I would rather use sun than any artificial light sources. I actually did some sun-gazing few years ago. I was watching it for long periods of time in the morning and evening. It was quite mesmerizing... Given that my sight only improved over time I do not think it did me any harm.

I would suggest against suggesting using any LEDs because strong blue light is dangerous to eyes, not to mention LED light is very concentrated. Candle flame is much bigger and have continuous light spectrum with mostly warm colors with little blue, so it is much much safer to eyes. Besides, candle is nice to look at, cheap and quite popular so they are in every larger store. You just can't go wrong with candles.

Paweł

RE: Fire Kasina Retreat
Answer
2/18/15 4:47 PM as a reply to Angra Mainyu.
Blue light triggers insomnia and migraines (and migraine auras) too.

RE: Fire Kasina Retreat
Answer
2/18/15 4:49 PM as a reply to Steph S.
Dear Steph,

Please check your message box for a p.m. from me. 

Jenny

RE: Fire Kasina Retreat
Answer
2/18/15 5:20 PM as a reply to Jenny.
Thanks. Got it and replied via email. 

RE: Fire Kasina Retreat
Answer
2/19/15 10:25 AM as a reply to Daniel M. Ingram.
Really neat! I listened to both podcasts as I lay in bed last night. Congrats to Daniel, Florian, and Duncan for the exploration and great example of comradary in practice!

(p.s. I'm AKA betawave from the old board.)

RE: Fire Kasina Retreat
Answer
2/19/15 3:20 PM as a reply to Daniel M. Ingram.
Daniel M. Ingram:

There can also be this marked appreciation of color in all its rich shades and variants that applies not only to the images produced during the practice but also after you open your eyes, such that the colors of the ordinary world seem enhanced and the nuanced depths of shade and tone one can suddenly perceive are much more than they were before. This effect fades, but I can still feel something of that lingering a few days after I stopped and I really like it. It enhances the joy of simply seeing things.

Have you tried to induce those effects more directly?
I described few methods here

I did a lot of practice with this stuff, basically most of the time I had eyes opened and closed for past few years

RE: Fire Kasina Retreat
Answer
2/19/15 6:48 PM as a reply to Jenny.
re: Jenny (2/18/15 12:12 PM as a reply to Daniel M. Ingram.)
"(We need to make sure the firekasina.org site is added to your bibliography if you mean to leave the site up.)"

And/or explore various given ways of using web-archiving services to fix/permanentize (un-annicca-size?) link targets. That looks to work well for simple documents, e.g. a web page that's just a pdf file. I'm not sure if/how its usable for archving a whole website, i.e. traversing and copying a plexus of links, without getting off into copying the whole internet (and possibly infinite recursion). The problem must have been addressed already somewhere. Perhaps those here who are active geeks in the area could assist here.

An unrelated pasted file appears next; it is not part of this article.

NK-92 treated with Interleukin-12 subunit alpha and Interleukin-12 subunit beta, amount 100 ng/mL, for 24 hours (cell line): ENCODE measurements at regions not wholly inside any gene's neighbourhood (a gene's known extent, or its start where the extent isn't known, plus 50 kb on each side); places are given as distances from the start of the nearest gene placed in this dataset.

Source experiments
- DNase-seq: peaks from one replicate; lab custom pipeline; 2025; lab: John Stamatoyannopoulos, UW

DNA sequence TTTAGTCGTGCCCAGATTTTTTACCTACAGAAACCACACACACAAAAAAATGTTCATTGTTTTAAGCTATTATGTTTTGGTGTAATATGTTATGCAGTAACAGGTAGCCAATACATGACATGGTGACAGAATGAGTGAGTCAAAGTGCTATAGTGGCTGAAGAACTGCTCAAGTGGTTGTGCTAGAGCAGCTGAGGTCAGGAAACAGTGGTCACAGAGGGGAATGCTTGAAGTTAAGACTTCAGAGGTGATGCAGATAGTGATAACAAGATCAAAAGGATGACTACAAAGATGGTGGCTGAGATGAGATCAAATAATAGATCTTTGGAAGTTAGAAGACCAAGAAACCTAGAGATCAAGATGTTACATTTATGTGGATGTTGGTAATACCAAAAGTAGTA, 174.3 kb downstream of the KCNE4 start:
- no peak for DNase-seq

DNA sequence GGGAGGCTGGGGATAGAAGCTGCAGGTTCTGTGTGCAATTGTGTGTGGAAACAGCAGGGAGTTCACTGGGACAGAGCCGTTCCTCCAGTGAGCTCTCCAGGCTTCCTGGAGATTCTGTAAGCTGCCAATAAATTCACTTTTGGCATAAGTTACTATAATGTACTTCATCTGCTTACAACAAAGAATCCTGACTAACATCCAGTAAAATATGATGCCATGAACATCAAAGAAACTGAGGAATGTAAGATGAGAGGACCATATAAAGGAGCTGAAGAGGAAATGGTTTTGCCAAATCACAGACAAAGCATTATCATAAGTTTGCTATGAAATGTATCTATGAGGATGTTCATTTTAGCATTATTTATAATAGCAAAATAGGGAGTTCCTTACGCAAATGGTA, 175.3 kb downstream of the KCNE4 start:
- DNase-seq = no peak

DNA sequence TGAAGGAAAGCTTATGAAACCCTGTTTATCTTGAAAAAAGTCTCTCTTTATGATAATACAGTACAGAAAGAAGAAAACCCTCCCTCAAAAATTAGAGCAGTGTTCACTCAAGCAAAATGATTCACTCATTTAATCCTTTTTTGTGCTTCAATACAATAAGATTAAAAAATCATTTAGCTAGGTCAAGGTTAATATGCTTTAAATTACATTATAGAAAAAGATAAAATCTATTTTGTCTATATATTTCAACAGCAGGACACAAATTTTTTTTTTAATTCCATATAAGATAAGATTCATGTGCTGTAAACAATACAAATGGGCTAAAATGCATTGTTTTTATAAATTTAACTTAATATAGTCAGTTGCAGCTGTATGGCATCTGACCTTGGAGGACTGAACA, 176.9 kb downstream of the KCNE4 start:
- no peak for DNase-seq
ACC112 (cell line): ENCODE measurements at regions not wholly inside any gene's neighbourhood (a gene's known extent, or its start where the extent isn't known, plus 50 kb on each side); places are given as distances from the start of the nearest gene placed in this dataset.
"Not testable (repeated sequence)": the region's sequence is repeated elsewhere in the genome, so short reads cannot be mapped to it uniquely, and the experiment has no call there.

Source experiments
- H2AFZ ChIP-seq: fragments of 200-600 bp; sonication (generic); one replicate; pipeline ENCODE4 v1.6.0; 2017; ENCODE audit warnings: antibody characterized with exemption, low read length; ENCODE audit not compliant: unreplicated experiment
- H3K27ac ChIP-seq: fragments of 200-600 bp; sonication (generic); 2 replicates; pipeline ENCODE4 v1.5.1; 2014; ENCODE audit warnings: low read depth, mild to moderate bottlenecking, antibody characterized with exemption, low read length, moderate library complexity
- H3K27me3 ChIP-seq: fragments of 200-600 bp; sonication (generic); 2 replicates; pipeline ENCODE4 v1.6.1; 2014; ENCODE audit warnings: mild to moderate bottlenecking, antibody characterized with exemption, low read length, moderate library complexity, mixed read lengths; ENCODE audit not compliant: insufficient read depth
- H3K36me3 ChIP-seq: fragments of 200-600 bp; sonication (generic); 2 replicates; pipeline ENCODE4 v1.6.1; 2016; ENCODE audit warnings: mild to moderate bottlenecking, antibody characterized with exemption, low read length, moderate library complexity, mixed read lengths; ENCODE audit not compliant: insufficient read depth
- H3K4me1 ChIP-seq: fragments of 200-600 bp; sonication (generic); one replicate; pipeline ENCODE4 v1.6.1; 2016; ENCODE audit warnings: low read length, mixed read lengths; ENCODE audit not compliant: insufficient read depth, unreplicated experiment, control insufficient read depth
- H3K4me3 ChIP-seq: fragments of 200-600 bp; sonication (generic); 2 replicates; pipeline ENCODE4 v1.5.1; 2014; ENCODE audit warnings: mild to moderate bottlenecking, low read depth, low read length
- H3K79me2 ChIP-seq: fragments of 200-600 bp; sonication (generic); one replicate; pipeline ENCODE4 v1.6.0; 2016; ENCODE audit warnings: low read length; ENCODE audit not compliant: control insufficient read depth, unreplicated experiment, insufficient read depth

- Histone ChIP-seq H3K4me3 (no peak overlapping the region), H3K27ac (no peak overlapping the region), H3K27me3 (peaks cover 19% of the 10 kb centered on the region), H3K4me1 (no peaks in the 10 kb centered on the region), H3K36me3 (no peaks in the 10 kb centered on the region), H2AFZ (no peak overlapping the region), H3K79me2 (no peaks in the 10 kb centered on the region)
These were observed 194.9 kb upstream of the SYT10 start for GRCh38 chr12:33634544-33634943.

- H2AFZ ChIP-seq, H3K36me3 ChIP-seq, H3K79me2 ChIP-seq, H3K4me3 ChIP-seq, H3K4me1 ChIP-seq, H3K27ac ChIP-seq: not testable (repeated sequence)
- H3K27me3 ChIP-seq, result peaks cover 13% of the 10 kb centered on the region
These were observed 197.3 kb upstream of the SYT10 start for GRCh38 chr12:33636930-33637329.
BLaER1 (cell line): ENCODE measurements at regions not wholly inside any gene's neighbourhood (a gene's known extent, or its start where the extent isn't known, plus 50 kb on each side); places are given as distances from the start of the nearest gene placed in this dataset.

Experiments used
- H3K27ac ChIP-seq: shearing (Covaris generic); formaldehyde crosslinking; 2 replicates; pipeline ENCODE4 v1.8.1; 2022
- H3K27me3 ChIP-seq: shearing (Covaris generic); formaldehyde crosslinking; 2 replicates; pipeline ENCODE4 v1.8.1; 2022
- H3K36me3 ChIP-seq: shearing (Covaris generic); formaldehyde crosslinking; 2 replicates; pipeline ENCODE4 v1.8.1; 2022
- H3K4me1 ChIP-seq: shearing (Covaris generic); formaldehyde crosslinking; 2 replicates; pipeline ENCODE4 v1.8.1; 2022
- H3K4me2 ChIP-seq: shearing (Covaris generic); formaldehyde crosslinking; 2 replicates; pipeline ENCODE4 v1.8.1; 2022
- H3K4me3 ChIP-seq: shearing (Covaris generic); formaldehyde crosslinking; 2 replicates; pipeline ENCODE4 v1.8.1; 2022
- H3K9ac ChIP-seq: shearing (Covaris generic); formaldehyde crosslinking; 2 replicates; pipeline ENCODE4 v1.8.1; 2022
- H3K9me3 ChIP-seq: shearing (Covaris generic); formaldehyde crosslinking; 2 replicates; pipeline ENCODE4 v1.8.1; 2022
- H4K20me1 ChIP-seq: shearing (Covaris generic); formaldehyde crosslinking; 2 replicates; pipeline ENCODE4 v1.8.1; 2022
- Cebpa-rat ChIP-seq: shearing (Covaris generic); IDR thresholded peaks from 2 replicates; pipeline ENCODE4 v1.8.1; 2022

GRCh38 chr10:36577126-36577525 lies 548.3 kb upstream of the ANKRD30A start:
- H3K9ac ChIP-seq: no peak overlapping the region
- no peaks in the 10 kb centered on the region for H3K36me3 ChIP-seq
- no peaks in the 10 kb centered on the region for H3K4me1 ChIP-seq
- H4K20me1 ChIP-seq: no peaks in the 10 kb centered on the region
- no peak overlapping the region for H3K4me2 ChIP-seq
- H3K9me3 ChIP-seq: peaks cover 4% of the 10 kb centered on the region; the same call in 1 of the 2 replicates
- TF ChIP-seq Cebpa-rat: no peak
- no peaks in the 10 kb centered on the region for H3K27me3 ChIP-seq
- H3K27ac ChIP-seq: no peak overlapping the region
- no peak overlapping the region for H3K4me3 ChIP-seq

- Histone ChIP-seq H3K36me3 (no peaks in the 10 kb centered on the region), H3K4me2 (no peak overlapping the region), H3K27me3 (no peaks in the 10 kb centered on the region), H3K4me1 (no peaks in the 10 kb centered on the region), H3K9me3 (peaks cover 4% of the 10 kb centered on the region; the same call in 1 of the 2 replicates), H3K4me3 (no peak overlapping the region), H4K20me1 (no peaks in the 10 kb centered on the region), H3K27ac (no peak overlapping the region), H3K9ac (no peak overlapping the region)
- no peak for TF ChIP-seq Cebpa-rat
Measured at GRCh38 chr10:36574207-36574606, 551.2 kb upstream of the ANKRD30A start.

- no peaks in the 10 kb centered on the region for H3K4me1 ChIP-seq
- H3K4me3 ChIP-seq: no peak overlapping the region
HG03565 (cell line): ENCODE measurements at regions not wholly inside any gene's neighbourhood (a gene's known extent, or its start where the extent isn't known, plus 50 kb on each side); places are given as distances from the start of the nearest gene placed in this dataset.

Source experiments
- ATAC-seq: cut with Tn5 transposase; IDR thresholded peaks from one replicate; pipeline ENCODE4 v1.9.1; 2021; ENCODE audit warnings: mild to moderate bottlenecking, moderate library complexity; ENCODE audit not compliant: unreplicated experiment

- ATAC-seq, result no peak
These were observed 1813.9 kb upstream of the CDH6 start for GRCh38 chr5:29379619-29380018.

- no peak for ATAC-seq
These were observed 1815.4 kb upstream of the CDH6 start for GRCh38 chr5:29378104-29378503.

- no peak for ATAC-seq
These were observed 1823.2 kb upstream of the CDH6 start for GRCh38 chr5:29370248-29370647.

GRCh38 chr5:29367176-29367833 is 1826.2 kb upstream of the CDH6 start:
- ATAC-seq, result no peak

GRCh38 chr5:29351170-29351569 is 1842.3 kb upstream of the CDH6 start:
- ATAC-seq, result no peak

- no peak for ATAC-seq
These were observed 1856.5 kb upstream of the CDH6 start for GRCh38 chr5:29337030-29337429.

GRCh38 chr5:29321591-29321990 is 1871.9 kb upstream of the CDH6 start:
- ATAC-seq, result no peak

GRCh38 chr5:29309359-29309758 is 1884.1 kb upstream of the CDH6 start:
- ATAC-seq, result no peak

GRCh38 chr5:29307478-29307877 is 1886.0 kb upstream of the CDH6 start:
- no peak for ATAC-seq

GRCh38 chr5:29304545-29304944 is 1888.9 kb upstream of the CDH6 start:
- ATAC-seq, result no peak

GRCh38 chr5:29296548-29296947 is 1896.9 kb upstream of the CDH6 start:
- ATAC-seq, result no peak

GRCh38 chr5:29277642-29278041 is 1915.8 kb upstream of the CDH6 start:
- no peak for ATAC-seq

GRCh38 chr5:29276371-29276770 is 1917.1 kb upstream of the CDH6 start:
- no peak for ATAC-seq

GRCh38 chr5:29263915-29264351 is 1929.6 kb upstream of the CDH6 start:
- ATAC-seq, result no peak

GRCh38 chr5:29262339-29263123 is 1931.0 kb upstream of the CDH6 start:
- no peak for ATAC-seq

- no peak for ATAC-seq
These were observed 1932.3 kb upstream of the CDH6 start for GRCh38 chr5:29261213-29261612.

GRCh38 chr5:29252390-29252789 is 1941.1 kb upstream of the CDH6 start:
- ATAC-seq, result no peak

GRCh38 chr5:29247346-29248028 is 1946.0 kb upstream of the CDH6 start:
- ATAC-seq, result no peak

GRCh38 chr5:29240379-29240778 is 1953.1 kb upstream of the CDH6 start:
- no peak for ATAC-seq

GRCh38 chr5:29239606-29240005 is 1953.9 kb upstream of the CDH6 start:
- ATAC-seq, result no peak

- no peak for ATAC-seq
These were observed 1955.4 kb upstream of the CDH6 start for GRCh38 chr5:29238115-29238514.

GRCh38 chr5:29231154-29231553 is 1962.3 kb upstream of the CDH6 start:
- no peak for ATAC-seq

Here's a recent source for such information (quoting a post of mine in another context):
 
"If hyperlinks to documents are used (in-line or in footnotes), there's the potential that they someday, e.g. tomorrow, no longer work (aka "link rot", "content drift", "reference rot"). A recent New Yorker article details this (explaining those colorful quoted terms), and mentions ways of making links one wants to use "permanent". ("The Cobweb: Can the Internet be Archived?" Jan 26, 2015 edition, pp.34-41 http://www.newyorker.com/magazine/2015/01/26/cobweb)."

(I noted this to you in the MCTB2 context; repeating it here in case others are interested.)

RE: Fire Kasina Retreat
Answer
2/19/15 8:22 PM as a reply to Angra Mainyu.
As to sun-gazing, I did some, briefly eyes open with UV filtering glasses on, then with eyes closed but still staring in that direction, and would get huge nimitas off of that and then would stabilize them and open my eyes, and everything where the nimita was would stay this bright magenta like I was looking through rose-colored glasses for a long time.

RE: Fire Kasina Retreat
Answer
2/19/15 8:23 PM as a reply to Oochdd.
I would recommend this practice to anyone. Just realize that past the red dot, the vague and wide part takes some skill and a moderate number of practice hours for most to get good at.

RE: Fire Kasina Retreat
Answer
2/19/15 8:29 PM as a reply to Steph S.
@ Steph S: re: retreat in the US: sure, why not? For this retreat we just rented a place, bought food, retreated and that was it: very simple. Luckily the small group in Scotland included only people who were all helpful, kind, thoughtful, reasonable, diligent, low-maintenance and non-dramatic practitioners, which really helped. I would recommend a similar group if we did this again, as this stuff can get wiggy and you need people who can handle that.

I am pretty booked until the Fall with trips and the like, so it would have to be sometime like Sept-Dec likely. What would people be up for? I like this stuff and it is fun to practice. If we could find the time, a good group, and a nice place, we could do a few days somewhere. I just burned up all my vacation time for the year, but I do get days off here and there between blocks of shifts, so there is likely a way to schedule something if it lined up with other people's free time. Holidays are hard for me to get off, just FYI.

Definitely don't burn down the hotel! ;)